John Ondrasik

John Ondrasik, better known as Five for Fighting, will be at the Uptown on 

Five for Fighting is the musical alias of Grammy-nominated singer/songwriter and piano man John Ondrasik. He will perform this Saturday, Jan. 27, at the Uptown Theatre in Napa.

Ondrasik, who began recording in the late 1990s, is a throwback, a self-described “musical fuddy-duddy,” with his role models residing solidly in the 1970s. On the phone last week, he talked about his piano influences. “You’d have to start with Billy Joel and Elton John,” he said. “I also have to throw in Paul McCartney and Freddie Mercury from Queen.

“The first concert of my life, I was 15 1/2, and my mom took me to see Billy Joel. I’m not sure I’d be on the phone with you right now if I didn’t go to that show. We kind of completed the circle last year when I took her on Mother’s Day to see Billy Joel at Dodger Stadium.”

Ondrasik acknowledges the 1970s as the golden age of the singer/songwriter. “Whether it was piano or guitar, just go down the list,” he said, “Paul Simon, James Taylor, The Beatles, Joni Mitchell. When we moved into the ‘80s, music got a little more electronic. Certainly MTV coming onto the scene in many ways hurt the quality of the music, with image frankly more important to sales than craft.

“There’s a reason why you can’t go through your day without hearing a Beatles song or a Led Zeppelin song or one of those classic Billy Joel or Elton John songs. They were just prolific, incredible master songwriters, and that’s proven by how their songs have stood the test of time.”

Between 1997 and 2013, Five for Fighting released eight albums, including one live performance and one compilation. His most successful album was 2006’s “Two Lights.” His hit singles included “Superman,” which reached number one on the U.S. charts, “100 Years” and “The Riddle.”

Asked about the choice of “Five for Fighting” as his musical identity, Ondrasik characterized it initially as sarcasm. “It was the late ‘90s,” he said, “and the male singer/songwriter was basically dead. It was the age of boy bands, grunge music, Lilith Fair. The record company came to me and said, ‘You know, John, we’d like you to come up with a stage name or a band name, because we think we can market you better than as a piano playing singer/songwriter.’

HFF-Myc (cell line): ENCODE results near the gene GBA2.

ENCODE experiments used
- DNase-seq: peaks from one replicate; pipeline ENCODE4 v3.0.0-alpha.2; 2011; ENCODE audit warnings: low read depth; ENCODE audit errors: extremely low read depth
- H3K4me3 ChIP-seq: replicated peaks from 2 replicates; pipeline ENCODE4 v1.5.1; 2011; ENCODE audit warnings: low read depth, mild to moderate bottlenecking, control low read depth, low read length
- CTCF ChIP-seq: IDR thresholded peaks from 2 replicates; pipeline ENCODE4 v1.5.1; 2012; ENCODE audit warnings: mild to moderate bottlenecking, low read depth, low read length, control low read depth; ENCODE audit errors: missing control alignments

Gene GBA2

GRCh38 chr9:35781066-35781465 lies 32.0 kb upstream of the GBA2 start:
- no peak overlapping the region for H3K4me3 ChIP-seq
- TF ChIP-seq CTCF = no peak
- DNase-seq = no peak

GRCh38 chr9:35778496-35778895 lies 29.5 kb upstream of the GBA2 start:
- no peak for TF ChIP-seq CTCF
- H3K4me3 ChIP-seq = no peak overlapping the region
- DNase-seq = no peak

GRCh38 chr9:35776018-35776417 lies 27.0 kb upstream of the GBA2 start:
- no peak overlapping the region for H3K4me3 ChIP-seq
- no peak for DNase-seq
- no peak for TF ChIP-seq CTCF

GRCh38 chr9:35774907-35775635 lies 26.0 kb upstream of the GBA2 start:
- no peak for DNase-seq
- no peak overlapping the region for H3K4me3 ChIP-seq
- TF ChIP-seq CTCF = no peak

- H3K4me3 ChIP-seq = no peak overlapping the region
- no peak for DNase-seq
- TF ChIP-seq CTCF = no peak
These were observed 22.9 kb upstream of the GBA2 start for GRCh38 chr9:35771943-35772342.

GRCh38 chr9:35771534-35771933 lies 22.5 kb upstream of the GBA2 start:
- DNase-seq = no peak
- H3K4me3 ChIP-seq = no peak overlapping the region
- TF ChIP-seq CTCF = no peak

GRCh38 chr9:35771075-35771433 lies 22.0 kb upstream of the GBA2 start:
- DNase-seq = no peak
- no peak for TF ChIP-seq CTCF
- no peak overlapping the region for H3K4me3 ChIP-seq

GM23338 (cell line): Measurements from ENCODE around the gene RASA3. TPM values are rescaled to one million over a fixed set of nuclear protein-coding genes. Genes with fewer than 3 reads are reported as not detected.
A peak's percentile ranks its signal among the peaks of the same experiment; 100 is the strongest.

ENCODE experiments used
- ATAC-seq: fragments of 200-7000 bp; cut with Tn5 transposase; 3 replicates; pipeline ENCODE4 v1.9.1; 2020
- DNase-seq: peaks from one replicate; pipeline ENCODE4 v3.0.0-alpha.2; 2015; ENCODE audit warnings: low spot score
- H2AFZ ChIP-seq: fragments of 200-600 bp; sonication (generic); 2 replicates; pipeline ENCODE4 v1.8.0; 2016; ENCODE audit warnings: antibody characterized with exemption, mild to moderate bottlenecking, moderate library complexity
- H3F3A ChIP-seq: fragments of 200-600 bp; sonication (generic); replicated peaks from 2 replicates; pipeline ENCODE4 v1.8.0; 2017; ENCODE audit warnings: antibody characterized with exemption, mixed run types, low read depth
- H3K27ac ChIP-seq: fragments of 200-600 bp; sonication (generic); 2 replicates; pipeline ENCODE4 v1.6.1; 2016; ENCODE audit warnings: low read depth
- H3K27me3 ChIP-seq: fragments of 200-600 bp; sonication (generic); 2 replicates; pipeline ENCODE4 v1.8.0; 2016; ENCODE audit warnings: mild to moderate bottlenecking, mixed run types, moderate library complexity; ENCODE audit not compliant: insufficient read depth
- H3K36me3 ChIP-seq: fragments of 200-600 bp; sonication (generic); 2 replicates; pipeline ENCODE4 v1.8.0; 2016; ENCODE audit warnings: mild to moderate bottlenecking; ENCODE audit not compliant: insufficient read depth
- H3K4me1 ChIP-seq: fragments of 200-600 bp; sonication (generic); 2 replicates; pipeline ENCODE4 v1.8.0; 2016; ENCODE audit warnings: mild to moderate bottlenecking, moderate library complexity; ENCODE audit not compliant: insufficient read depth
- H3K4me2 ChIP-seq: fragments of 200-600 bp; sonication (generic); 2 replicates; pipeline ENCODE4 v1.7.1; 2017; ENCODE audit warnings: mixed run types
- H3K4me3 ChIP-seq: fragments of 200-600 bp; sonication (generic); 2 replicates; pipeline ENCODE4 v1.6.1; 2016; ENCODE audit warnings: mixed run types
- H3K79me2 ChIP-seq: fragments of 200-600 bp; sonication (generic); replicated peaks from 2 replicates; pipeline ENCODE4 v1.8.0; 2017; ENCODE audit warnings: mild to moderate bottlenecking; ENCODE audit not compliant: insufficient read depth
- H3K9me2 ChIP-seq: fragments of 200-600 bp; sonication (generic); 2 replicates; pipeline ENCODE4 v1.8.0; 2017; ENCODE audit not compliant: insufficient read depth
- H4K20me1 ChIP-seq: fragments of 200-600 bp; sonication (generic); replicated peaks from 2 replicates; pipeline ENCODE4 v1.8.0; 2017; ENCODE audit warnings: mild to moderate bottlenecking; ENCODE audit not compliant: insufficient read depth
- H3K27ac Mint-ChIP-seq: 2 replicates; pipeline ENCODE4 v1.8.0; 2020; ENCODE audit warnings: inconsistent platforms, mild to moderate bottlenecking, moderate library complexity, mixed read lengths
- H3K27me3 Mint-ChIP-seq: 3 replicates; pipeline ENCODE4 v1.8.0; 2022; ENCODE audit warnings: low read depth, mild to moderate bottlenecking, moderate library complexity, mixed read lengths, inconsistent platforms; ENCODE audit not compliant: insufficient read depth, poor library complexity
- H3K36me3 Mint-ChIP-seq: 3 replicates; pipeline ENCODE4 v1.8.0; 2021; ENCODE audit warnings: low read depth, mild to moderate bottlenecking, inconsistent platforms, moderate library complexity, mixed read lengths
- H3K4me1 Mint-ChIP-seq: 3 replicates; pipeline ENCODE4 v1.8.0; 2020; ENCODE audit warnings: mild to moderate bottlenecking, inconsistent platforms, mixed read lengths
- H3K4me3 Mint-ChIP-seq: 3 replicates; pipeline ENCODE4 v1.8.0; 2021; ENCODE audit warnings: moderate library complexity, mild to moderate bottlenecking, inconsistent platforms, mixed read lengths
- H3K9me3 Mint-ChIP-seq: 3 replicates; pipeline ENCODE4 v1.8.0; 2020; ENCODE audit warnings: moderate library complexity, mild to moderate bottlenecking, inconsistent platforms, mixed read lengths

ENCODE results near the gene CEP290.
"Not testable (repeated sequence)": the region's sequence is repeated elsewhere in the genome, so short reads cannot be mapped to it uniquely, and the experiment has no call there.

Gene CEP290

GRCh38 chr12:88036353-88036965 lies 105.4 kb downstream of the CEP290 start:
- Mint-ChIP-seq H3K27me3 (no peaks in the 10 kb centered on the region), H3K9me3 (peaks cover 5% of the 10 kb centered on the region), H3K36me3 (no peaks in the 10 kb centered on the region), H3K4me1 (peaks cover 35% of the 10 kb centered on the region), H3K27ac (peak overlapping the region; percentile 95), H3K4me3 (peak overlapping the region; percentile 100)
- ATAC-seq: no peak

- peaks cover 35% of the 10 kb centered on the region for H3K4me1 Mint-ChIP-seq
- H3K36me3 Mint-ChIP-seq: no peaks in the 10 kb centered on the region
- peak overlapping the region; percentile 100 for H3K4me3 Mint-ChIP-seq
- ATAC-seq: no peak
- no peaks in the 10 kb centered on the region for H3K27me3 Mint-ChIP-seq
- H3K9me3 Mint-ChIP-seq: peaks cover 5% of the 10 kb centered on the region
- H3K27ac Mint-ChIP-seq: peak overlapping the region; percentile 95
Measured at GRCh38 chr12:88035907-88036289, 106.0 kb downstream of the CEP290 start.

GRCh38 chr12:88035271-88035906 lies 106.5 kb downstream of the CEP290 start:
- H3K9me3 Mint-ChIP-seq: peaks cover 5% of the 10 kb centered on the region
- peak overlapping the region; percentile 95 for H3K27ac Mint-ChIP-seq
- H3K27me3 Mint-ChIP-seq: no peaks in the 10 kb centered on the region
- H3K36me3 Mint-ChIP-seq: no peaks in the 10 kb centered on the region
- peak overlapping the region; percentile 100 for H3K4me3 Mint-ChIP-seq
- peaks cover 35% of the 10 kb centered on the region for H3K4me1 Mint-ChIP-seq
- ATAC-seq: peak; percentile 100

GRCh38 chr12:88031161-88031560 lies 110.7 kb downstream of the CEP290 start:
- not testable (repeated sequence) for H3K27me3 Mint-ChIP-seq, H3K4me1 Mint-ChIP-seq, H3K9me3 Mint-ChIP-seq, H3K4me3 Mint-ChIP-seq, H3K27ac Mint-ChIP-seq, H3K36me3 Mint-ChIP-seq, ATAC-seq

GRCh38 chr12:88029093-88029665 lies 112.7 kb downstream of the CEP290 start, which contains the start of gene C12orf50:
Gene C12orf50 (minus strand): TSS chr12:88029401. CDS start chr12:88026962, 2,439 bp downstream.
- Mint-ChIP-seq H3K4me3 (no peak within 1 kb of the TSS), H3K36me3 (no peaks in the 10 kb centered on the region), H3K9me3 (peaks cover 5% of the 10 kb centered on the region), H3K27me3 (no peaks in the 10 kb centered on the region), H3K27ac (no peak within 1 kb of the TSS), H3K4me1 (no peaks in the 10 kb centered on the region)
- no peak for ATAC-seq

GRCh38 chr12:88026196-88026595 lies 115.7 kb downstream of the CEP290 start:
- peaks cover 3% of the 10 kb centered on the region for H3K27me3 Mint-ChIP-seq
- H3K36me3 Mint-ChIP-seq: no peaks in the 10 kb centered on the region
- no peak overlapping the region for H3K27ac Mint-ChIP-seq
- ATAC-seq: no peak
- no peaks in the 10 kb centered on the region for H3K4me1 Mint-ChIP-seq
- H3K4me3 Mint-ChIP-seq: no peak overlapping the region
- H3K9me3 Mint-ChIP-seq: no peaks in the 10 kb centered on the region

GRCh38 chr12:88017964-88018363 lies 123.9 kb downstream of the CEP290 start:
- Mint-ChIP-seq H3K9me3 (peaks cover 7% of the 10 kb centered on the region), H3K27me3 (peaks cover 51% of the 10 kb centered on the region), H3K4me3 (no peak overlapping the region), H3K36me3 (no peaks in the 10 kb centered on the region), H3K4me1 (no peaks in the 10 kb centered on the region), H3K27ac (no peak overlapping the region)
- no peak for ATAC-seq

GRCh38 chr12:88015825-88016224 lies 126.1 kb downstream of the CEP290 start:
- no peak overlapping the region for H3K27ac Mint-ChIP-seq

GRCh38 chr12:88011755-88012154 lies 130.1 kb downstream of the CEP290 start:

“I was actually a little bit miffed at that. I had just come from an L.A. Kings hockey game where there were a few fights. I sarcastically said, well how about ‘five for fighting’ (the five-minute banishment to the penalty box for fisticuffs), expecting them to hate it. And they’re like, ‘We love it.’ I thought, ‘You guys are crazy,’ but as a sports fan and someone who cares more about the music than the person behind it, I was kind of OK with it.”

“It’s actually led to some pretty significant life experiences,” he added. “I’ve played at NHL All-Star games, at the 50th anniversary special for the NHL, at Dodger Stadium for the L.A. Kings. I think ‘John Ondrasik’ probably doesn’t play those gigs, but Five for Fighting does.”

Ondrasik described the upcoming Napa performance. “At the Uptown it’ll be just me and a string quartet,” he said. “About five years ago I started doing some symphony orchestra shows. It allowed me to pull songs from my catalog that I wouldn’t necessarily do with a rock band.

“We wanted to take that experience into smaller venues, so we’ve broken it down to a quartet. To hear “100 Years” or “Superman” or “The Riddle” with a string quartet is just a different experience. I think it’s a more musical experience, a permutation that people seem to enjoy.”

Unsolicited, Ondrasik talked about his affection for Napa Valley. “It is a very special place for me,” he said. “I’ve played Live in the Vineyards probably a half dozen times. I’ve done the Mondavi concert series. My brother-in-law is a winemaker and we spend a lot of time in Napa sourcing grapes.

“I know this has been such a tragic year with the fires. Please know that you guys are always in my heart. I look forward to seeing everybody.”

Saturday, Jan. 27, 8 p.m. $35-$45. Uptown Theatre Napa. 1350 Third St., Napa. 707-259-0123. UptownTheatreNapa.com.

Heads Up

Ottmar Liebert returning to Blue Note in February

Jazz guitar master Ottmar Liebert and his band, Luna Negra (Jon Gagan and Chris Steele), are returning to Blue Note Napa for six shows, Feb. 22-24. $25-$45. BlueNoteNapa.com.

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David Kerns is a Napa-based freelance journalist. You can view more of his work at DavidKerns.com.